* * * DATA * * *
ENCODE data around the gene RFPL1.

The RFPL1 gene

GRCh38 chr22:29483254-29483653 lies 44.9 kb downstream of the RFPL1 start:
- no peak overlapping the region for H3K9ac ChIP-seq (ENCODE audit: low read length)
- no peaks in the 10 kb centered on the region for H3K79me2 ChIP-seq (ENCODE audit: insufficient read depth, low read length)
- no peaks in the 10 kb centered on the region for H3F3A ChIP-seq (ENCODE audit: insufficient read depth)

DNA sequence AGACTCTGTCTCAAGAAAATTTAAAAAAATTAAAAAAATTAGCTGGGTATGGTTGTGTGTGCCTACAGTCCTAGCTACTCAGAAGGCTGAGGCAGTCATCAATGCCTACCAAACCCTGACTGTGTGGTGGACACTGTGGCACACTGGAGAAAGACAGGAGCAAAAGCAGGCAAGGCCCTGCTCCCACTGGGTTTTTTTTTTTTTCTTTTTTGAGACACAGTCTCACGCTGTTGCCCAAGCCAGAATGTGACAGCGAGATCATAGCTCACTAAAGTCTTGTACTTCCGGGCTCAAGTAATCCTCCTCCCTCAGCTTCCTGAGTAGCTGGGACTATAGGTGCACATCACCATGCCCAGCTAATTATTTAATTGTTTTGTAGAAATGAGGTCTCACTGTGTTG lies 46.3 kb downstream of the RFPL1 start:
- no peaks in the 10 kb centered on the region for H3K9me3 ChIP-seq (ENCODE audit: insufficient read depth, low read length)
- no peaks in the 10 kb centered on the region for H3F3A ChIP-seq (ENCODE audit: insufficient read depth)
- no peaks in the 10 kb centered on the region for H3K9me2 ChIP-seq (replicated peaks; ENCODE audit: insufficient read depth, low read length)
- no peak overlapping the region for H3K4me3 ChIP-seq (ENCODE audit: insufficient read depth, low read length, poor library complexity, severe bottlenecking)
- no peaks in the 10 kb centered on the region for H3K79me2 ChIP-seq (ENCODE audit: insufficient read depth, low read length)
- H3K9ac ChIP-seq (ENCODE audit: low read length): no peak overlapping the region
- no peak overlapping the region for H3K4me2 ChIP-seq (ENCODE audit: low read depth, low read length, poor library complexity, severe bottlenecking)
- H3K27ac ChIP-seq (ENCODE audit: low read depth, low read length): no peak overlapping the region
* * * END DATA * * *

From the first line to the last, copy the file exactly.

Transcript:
ENCODE data around the gene RFPL1.

The RFPL1 gene

GRCh38 chr22:29483254-29483653 lies 44.9 kb downstream of the RFPL1 start:
- no peak overlapping the region for H3K9ac ChIP-seq (ENCODE audit: low read length)
- no peaks in the 10 kb centered on the region for H3K79me2 ChIP-seq (ENCODE audit: insufficient read depth, low read length)
- no peaks in the 10 kb centered on the region for H3F3A ChIP-seq (ENCODE audit: insufficient read depth)

DNA sequence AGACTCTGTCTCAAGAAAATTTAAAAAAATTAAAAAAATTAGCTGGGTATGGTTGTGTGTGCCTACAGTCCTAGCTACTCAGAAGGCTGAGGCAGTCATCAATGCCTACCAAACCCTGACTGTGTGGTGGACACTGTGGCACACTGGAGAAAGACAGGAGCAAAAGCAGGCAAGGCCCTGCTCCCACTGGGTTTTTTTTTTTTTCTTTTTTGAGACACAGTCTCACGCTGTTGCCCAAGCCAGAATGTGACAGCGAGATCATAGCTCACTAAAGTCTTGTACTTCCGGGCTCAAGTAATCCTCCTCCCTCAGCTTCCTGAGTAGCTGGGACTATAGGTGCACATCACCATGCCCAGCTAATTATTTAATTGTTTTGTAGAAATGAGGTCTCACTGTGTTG lies 46.3 kb downstream of the RFPL1 start:
- no peaks in the 10 kb centered on the region for H3K9me3 ChIP-seq (ENCODE audit: insufficient read depth, low read length)
- no peaks in the 10 kb centered on the region for H3F3A ChIP-seq (ENCODE audit: insufficient read depth)
- no peaks in the 10 kb centered on the region for H3K9me2 ChIP-seq (replicated peaks; ENCODE audit: insufficient read depth, low read length)
- no peak overlapping the region for H3K4me3 ChIP-seq (ENCODE audit: insufficient read depth, low read length, poor library complexity, severe bottlenecking)
- no peaks in the 10 kb centered on the region for H3K79me2 ChIP-seq (ENCODE audit: insufficient read depth, low read length)
- H3K9ac ChIP-seq (ENCODE audit: low read length): no peak overlapping the region
- no peak overlapping the region for H3K4me2 ChIP-seq (ENCODE audit: low read depth, low read length, poor library complexity, severe bottlenecking)
- H3K27ac ChIP-seq (ENCODE audit: low read depth, low read length): no peak overlapping the region